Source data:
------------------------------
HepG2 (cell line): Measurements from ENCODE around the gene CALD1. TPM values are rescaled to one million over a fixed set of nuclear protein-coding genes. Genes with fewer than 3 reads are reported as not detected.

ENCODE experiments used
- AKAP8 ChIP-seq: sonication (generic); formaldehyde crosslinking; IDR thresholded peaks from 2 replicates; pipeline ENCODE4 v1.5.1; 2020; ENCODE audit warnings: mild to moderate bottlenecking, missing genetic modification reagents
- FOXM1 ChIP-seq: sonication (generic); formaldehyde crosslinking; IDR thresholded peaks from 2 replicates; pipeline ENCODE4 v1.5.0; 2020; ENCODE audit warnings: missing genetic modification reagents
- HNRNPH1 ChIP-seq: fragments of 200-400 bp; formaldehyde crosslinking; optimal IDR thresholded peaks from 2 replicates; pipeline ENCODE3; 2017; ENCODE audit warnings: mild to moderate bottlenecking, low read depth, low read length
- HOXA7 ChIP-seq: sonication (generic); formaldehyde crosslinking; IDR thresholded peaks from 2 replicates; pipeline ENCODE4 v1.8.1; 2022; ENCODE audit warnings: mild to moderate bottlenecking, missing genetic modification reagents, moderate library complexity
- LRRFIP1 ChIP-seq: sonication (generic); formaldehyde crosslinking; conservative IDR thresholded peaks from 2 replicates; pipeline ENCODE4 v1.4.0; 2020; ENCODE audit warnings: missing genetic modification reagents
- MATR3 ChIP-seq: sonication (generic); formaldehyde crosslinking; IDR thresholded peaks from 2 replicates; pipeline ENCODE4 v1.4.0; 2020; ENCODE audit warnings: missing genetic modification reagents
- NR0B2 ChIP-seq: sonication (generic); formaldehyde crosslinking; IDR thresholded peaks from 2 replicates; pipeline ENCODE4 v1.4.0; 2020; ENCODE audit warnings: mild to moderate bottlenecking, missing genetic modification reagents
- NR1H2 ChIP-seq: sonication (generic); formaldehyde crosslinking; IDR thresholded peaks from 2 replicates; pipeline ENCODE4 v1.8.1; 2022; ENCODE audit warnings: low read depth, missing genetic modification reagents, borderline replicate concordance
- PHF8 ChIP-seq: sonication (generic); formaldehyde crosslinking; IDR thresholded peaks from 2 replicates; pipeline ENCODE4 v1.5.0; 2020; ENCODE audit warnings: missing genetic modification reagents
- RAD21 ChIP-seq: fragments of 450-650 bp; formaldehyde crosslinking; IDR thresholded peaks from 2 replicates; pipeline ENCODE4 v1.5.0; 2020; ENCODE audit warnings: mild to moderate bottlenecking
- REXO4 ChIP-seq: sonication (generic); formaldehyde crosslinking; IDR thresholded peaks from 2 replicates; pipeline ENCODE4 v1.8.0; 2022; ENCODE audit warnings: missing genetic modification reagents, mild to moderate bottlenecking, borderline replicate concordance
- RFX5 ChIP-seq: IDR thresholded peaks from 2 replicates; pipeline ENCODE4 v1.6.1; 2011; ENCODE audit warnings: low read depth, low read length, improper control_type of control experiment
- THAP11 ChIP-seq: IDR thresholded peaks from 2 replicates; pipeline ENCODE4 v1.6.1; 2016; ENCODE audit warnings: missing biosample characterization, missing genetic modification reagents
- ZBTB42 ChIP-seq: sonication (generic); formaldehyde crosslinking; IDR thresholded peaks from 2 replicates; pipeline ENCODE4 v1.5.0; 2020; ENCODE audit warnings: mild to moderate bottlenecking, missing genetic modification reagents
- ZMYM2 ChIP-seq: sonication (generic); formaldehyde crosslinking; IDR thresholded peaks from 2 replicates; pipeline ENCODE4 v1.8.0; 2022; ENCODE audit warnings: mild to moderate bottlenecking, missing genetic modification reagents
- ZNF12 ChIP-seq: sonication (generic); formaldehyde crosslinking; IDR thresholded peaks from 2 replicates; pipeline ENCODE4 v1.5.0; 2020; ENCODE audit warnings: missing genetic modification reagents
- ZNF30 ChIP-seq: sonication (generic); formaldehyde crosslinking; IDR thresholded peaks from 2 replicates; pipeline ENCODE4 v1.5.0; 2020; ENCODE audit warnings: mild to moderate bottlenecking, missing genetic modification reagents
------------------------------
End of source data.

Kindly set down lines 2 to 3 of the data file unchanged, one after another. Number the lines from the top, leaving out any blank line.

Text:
ENCODE experiments used
- AKAP8 ChIP-seq: sonication (generic); formaldehyde crosslinking; IDR thresholded peaks from 2 replicates; pipeline ENCODE4 v1.5.1; 2020; ENCODE audit warnings: mild to moderate bottlenecking, missing genetic modification reagents